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Food and Drink

Tom's Cookbook Library: Cauliflower fans grow by leaps and bounds

The humble cauliflower has undergone multiple transformations that further broaden its versatility. Anyone who has spent time in the produce aisle of their favorite grocery can vouch for that.

“For decades, cauliflower was a bland, raw floret relegated to the most ignored spot on a crudites platter, always the last to go,” says Lindsay Grimes Freedman in her first book, “Cauliflower Power” (Artisan Books).

Freedman is a former attorney turned full-time food blogger who started writing The Toasted Pine Nut in 2014.

She says she regards her new book as a compendium of cauliflower recipes for the home cook. She introduces readers to more than 75 approachable gluten-free recipes featuring “your new favorite superfood.”

There’s something for everyone: vegans, vegetarians and omnivores. Check out breakfast dishes such as smoothies, muffins and cauliflower granola; lunch recipes of kale Caesar salad and a BLT with cauliflower mayo; and dinner offerings including cauliflower-based gnocchi.

An intriguing Chinese takeout item worth trying is Sweet-and-Sour Cauliflower, presented here in a healthier version. Coating the cauliflower pieces with tapioca flour adds a nice breading. Freedman recommends accompanying the dish with sticky rice or roasted spaghetti squash to soak up all the extra sauce.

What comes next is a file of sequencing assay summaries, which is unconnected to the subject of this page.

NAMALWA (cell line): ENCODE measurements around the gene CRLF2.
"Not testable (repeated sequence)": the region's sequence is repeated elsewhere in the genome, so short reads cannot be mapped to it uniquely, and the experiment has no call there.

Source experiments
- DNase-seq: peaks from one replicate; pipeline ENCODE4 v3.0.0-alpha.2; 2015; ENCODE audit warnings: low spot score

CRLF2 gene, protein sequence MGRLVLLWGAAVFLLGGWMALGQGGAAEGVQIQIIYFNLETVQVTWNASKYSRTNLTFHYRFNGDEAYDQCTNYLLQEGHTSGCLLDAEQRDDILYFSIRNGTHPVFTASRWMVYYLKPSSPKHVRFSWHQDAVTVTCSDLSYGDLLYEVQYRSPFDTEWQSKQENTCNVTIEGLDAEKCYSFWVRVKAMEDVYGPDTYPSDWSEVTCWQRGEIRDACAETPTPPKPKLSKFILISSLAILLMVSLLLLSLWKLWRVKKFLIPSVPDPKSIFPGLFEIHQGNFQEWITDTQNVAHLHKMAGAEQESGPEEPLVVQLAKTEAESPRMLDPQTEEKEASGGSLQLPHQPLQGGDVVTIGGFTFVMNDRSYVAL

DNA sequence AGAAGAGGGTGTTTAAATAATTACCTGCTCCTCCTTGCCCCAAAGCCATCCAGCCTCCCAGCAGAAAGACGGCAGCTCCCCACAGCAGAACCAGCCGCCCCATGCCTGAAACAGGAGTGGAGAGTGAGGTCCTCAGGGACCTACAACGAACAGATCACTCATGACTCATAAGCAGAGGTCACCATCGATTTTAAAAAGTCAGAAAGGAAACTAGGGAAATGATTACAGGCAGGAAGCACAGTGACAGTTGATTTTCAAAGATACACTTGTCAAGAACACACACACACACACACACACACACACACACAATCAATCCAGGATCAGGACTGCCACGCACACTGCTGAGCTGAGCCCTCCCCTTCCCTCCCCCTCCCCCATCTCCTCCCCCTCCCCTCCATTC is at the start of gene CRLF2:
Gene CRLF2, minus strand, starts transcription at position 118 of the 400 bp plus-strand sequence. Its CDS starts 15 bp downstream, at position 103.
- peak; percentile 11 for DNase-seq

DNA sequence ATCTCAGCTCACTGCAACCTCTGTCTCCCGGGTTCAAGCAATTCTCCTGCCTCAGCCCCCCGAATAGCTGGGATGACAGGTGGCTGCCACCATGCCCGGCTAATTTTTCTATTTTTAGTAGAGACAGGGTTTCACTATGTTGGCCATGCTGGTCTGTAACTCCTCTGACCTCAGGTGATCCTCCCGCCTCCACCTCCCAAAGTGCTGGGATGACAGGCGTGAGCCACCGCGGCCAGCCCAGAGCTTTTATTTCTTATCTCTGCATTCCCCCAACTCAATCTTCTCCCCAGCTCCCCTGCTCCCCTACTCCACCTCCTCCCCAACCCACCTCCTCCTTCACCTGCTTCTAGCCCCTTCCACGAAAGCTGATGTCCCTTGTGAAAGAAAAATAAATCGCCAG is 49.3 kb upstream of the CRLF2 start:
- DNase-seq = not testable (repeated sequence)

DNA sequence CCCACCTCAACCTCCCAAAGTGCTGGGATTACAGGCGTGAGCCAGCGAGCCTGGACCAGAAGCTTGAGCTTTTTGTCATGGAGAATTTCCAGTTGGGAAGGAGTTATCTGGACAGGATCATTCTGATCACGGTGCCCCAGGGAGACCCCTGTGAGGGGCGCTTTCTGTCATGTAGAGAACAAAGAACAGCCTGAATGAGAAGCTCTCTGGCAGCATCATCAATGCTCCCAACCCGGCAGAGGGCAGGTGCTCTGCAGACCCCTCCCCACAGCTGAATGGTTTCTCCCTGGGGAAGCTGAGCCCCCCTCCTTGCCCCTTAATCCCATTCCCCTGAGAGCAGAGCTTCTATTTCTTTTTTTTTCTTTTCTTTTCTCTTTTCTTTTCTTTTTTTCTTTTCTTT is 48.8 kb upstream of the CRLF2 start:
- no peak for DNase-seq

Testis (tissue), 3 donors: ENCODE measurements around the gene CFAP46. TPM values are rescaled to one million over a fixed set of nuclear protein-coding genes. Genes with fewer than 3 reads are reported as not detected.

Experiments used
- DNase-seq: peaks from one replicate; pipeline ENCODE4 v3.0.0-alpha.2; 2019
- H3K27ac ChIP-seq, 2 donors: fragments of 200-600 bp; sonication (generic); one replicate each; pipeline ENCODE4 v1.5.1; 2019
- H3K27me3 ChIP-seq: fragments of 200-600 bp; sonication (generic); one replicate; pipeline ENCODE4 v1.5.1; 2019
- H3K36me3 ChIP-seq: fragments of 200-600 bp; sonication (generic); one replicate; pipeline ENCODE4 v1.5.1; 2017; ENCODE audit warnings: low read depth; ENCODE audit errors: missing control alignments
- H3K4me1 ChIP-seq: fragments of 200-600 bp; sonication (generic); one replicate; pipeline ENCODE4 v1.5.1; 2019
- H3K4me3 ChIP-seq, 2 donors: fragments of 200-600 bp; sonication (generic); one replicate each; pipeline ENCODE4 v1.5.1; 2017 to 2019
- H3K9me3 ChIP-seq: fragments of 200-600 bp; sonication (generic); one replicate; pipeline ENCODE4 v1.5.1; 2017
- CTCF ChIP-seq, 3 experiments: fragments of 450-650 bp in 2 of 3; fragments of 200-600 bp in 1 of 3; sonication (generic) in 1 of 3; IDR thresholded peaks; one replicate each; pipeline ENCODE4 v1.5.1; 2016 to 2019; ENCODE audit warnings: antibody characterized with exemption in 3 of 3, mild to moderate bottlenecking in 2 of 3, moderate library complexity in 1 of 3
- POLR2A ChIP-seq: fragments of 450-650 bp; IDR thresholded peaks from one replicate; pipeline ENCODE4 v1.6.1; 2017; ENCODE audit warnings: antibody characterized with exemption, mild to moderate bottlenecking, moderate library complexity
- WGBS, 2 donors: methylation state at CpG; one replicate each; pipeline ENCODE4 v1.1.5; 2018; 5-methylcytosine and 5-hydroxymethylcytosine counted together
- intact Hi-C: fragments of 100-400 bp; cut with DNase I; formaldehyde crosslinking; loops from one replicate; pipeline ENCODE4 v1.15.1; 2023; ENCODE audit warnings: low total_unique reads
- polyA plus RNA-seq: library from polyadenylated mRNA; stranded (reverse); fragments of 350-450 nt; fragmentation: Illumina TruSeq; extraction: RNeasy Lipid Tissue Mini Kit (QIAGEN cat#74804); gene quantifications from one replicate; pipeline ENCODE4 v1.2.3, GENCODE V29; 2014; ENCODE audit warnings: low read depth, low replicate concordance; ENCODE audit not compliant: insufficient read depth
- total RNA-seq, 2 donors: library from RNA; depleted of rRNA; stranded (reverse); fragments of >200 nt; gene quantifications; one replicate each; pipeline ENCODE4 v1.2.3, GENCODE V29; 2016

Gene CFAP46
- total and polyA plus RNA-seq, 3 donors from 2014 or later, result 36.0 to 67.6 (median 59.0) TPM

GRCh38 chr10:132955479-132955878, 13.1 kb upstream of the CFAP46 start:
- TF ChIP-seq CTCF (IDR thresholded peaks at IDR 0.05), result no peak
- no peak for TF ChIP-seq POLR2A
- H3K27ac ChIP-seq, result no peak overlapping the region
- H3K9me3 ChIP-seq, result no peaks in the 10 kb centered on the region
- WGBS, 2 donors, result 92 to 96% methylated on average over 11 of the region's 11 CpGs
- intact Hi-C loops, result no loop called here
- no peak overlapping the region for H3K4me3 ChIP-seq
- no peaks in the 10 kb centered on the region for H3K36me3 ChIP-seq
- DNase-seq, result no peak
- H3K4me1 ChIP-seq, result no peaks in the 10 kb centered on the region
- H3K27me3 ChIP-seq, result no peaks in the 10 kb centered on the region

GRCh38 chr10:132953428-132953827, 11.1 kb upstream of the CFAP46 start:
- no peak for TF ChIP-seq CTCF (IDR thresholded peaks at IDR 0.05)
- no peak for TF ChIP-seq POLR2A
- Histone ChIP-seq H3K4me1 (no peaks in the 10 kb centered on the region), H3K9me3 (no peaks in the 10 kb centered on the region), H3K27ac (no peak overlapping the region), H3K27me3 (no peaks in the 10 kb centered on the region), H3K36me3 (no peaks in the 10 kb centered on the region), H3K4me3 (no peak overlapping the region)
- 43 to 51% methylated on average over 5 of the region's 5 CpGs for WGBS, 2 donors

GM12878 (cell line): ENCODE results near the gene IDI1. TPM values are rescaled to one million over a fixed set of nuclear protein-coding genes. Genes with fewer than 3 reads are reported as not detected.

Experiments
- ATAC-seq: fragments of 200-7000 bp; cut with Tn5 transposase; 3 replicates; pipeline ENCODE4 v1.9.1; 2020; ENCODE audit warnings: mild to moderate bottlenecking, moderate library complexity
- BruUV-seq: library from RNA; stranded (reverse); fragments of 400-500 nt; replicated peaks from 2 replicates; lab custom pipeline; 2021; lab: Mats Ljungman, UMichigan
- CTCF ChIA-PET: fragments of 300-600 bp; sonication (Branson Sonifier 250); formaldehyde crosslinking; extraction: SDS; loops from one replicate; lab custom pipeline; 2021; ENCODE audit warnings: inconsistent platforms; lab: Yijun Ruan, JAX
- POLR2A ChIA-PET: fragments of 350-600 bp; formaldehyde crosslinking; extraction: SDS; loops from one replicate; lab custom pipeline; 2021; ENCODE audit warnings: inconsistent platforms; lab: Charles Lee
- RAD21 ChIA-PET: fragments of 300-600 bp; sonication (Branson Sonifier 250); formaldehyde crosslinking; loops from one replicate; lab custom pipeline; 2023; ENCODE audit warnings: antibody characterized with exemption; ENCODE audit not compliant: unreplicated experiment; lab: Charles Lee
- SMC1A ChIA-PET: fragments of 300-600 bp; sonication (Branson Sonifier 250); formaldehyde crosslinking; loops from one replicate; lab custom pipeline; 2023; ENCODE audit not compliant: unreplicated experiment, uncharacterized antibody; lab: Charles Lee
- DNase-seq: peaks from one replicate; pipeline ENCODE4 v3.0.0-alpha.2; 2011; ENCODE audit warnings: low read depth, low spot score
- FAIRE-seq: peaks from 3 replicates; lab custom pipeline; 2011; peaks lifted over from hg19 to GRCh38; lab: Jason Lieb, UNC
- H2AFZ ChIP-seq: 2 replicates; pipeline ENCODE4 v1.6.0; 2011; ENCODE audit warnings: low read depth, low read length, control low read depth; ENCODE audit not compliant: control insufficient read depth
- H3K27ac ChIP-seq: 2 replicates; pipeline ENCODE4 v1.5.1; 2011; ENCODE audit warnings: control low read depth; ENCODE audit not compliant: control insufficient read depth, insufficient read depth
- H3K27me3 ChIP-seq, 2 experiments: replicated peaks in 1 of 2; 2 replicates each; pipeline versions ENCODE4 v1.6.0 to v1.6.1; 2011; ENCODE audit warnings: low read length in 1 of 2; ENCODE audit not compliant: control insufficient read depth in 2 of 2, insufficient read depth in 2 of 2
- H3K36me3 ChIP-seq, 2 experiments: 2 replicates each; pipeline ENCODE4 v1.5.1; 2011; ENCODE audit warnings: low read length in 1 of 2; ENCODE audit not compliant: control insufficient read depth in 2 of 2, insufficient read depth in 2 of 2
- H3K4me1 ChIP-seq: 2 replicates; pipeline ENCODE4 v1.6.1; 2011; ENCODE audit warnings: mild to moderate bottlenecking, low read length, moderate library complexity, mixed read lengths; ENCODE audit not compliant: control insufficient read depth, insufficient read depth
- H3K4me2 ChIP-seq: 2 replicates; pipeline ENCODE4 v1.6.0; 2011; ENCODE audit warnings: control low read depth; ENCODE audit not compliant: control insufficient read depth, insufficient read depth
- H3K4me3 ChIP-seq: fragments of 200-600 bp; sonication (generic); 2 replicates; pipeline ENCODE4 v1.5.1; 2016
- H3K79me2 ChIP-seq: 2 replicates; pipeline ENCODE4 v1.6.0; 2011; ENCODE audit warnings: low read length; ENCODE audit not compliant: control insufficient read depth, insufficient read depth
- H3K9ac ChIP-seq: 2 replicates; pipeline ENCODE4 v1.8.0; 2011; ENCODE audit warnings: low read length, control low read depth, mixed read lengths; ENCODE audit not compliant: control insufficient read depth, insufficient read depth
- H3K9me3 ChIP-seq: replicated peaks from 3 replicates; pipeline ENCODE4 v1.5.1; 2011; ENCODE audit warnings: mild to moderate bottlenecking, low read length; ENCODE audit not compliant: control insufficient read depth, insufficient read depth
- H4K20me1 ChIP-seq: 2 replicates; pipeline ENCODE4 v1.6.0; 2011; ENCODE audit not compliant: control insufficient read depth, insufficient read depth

Journalist Tom Witom, who lives in Elgin, has written extensively about food and the food industry.


(Serves 2 to 4)

4 cups medium cauliflower florets

2 tablespoons refined coconut oil, melted

1/4 cup tapioca flour

For the sweet-and-sour sauce:

1/3 cup cider vinegar

1/4 cup agave nectar, honey or maple syrup

1/4 cup ketchup

2 tablespoons tamari or soy sauce

1 garlic clove, minced

1 teaspoon grated fresh ginger

1/2 teaspoon onion powder

1 scallion, light green part only, chopped for garnish

1 teaspoon sesame seeds

1. Preheat the oven to 425 degrees. Line a baking sheet with parchment paper.

2. Place the cauliflower florets and the coconut oil in a large plastic bag and shake until the florets are evenly coated with the oil. Add the tapioca flour to the bag. Shake again until the florets are coated with the flour.

3. Transfer the florets to the prepared baking sheet. Bake for about 30 minutes, until the florets begin to brown.

4. While the cauliflower is cooking, make the sauce. Place the vinegar, agave nectar, ketchup, tamari, garlic, ginger and onion powder in a small pot over medium-high heat. Whisk for 3 minutes, until the mixture is smooth. Bring the sauce to a simmer and continue to cook for about 10 minutes, stirring frequently, until the sauce thickens.

5. Place the baked cauliflower in a bowl and toss with the sweet-and-sour sauce. Top with chopped scallions and sesame seeds and serve.

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